The Role and Responsibilities of the Prosecution Advocate
It is the duty of Prosecution Counsel to read the Instructions delivered to him expeditiously and to advise or confer with those instructing him on all aspects of the case well before its commencement.
The Crown Prosecution Service (CPS) will deliver instructions at a stage in the proceedings that allows sufficient time for the prosecution advocate adequately to consider, prepare and advise on the evidence before the court hearing or draft/agree the indictment.
Where a CPS Higher Court Advocate represents the prosecution at a Plea and Directions Hearing (PDH), The CPS will deliver instructions to the trial advocate no later than 10 working days after the date of the PDH.
The CPS will deliver instructions which:
- address the issues in the case including any strategic decisions that have been or may need to be made;
- identify relevant case law;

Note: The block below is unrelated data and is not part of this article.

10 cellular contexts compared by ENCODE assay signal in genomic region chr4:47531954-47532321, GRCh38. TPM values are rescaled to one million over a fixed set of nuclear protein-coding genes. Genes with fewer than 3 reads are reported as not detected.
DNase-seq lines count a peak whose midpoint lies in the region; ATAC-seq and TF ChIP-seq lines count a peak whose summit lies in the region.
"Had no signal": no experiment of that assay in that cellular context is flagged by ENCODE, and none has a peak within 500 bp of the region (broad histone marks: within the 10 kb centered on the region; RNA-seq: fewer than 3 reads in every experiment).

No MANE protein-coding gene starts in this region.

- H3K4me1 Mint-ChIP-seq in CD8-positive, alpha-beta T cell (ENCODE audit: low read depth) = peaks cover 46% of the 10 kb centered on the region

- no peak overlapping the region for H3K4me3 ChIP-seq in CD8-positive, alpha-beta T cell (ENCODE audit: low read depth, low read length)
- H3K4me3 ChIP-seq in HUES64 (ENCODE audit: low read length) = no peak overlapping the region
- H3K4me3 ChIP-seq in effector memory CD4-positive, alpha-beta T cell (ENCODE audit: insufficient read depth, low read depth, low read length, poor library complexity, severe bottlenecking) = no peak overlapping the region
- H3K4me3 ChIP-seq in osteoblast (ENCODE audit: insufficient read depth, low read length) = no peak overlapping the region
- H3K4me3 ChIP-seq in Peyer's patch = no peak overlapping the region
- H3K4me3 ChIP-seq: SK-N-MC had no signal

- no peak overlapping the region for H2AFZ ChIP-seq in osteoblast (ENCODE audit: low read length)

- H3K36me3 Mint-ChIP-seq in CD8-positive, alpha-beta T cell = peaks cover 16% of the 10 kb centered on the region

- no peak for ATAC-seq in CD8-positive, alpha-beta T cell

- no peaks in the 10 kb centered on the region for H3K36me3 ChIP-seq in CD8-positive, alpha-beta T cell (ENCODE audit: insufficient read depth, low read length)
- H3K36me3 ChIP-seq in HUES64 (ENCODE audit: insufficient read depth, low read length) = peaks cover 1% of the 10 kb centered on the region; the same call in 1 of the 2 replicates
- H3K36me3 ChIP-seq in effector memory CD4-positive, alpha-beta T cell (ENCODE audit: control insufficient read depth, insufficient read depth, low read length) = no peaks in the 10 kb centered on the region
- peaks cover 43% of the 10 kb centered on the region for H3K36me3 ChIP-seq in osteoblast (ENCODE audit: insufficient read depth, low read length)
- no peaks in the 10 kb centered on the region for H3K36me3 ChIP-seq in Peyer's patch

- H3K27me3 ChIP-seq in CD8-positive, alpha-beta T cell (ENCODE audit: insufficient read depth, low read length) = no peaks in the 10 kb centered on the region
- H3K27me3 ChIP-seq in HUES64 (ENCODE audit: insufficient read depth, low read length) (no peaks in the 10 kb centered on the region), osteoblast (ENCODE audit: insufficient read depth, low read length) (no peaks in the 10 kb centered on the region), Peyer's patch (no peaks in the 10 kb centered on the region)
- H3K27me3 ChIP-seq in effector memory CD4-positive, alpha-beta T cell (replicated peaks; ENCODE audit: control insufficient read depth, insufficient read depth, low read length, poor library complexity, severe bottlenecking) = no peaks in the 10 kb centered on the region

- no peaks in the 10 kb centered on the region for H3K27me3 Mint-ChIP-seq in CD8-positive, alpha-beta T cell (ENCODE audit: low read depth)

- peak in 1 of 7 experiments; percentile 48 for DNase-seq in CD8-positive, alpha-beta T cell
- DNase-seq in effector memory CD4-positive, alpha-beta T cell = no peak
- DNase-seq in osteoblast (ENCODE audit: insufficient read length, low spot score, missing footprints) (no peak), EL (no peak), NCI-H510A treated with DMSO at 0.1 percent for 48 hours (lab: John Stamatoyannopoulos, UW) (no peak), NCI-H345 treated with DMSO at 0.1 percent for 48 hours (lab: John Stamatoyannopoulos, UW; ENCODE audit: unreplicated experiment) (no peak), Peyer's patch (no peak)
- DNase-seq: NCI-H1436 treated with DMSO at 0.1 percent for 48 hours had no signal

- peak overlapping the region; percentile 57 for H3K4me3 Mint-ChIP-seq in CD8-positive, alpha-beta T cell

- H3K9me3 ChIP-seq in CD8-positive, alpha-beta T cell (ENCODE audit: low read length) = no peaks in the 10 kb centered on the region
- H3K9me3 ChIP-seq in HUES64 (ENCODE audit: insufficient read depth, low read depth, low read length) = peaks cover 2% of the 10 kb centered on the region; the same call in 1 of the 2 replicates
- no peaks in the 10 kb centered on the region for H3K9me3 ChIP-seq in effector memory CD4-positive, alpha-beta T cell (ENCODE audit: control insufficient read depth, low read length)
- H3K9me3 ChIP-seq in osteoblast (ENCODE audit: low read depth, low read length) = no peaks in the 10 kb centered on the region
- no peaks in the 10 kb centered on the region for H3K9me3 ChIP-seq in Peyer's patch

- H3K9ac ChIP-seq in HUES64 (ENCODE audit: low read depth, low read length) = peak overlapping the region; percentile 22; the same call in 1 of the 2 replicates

- explain the basis and rationale of any decision made in relation to the disclosure of unused material;
- where practical, provide specific guidance or indicate
- where a case is an appeal either to the Crown Court from the magistrates' court or is before the Court of Appeal, Divisional Court or House of Lords, address the issues raised in the Notice of Appeal, Case Stated, Application for Judicial Review or Petition.
Action on receipt of instructions
On receipt of instructions the prosecution advocate will consider the papers and advise The CPS, ordinarily in writing, or orally in cases of urgency where:
- the prosecution advocate forms a different view to that expressed by The CPS (or where applicable a previous prosecution advocate) on acceptability of plea;
- the indictment as preferred requires amendment;
- additional evidence is required;
- there is an evidential deficiency (which cannot be addressed by the obtaining of further evidence) and, applying the Code for Crown Prosecutors, there is no longer a realistic prospect of conviction; or the prosecution advocate believes that it is not in the public interest to continue the prosecution;
- in order to expedite and simplify proceedings certain formal admissions should be made;